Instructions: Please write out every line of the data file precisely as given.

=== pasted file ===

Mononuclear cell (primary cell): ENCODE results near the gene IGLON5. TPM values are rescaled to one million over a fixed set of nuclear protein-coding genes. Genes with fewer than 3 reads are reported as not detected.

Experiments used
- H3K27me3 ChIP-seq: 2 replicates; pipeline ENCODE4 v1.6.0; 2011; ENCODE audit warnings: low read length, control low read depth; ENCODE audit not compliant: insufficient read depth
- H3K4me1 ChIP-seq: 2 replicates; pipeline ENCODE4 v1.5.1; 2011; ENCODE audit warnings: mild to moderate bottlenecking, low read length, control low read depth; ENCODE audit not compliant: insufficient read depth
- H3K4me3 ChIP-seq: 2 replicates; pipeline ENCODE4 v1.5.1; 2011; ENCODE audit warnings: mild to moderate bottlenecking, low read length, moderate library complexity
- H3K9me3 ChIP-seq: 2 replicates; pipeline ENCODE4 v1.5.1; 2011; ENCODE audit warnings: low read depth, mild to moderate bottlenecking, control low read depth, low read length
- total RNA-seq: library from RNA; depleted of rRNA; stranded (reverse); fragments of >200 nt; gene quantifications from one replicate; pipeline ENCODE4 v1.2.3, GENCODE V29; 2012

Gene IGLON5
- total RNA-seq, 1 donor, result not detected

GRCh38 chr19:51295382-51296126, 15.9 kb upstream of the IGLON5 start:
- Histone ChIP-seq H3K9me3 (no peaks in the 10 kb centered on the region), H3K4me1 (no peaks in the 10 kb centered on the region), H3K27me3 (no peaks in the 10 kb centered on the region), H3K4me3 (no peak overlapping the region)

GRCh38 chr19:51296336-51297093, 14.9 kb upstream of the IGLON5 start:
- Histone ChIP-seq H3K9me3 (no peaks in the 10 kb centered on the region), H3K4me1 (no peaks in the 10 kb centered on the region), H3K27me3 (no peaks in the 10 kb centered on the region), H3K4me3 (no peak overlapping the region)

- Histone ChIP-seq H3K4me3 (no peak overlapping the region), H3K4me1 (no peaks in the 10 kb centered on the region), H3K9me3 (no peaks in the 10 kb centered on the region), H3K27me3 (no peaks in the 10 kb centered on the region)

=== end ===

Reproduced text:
Mononuclear cell (primary cell): ENCODE results near the gene IGLON5. TPM values are rescaled to one million over a fixed set of nuclear protein-coding genes. Genes with fewer than 3 reads are reported as not detected.

Experiments used
- H3K27me3 ChIP-seq: 2 replicates; pipeline ENCODE4 v1.6.0; 2011; ENCODE audit warnings: low read length, control low read depth; ENCODE audit not compliant: insufficient read depth
- H3K4me1 ChIP-seq: 2 replicates; pipeline ENCODE4 v1.5.1; 2011; ENCODE audit warnings: mild to moderate bottlenecking, low read length, control low read depth; ENCODE audit not compliant: insufficient read depth
- H3K4me3 ChIP-seq: 2 replicates; pipeline ENCODE4 v1.5.1; 2011; ENCODE audit warnings: mild to moderate bottlenecking, low read length, moderate library complexity
- H3K9me3 ChIP-seq: 2 replicates; pipeline ENCODE4 v1.5.1; 2011; ENCODE audit warnings: low read depth, mild to moderate bottlenecking, control low read depth, low read length
- total RNA-seq: library from RNA; depleted of rRNA; stranded (reverse); fragments of >200 nt; gene quantifications from one replicate; pipeline ENCODE4 v1.2.3, GENCODE V29; 2012

Gene IGLON5
- total RNA-seq, 1 donor, result not detected

GRCh38 chr19:51295382-51296126, 15.9 kb upstream of the IGLON5 start:
- Histone ChIP-seq H3K9me3 (no peaks in the 10 kb centered on the region), H3K4me1 (no peaks in the 10 kb centered on the region), H3K27me3 (no peaks in the 10 kb centered on the region), H3K4me3 (no peak overlapping the region)

GRCh38 chr19:51296336-51297093, 14.9 kb upstream of the IGLON5 start:
- Histone ChIP-seq H3K9me3 (no peaks in the 10 kb centered on the region), H3K4me1 (no peaks in the 10 kb centered on the region), H3K27me3 (no peaks in the 10 kb centered on the region), H3K4me3 (no peak overlapping the region)

- Histone ChIP-seq H3K4me3 (no peak overlapping the region), H3K4me1 (no peaks in the 10 kb centered on the region), H3K9me3 (no peaks in the 10 kb centered on the region), H3K27me3 (no peaks in the 10 kb centered on the region)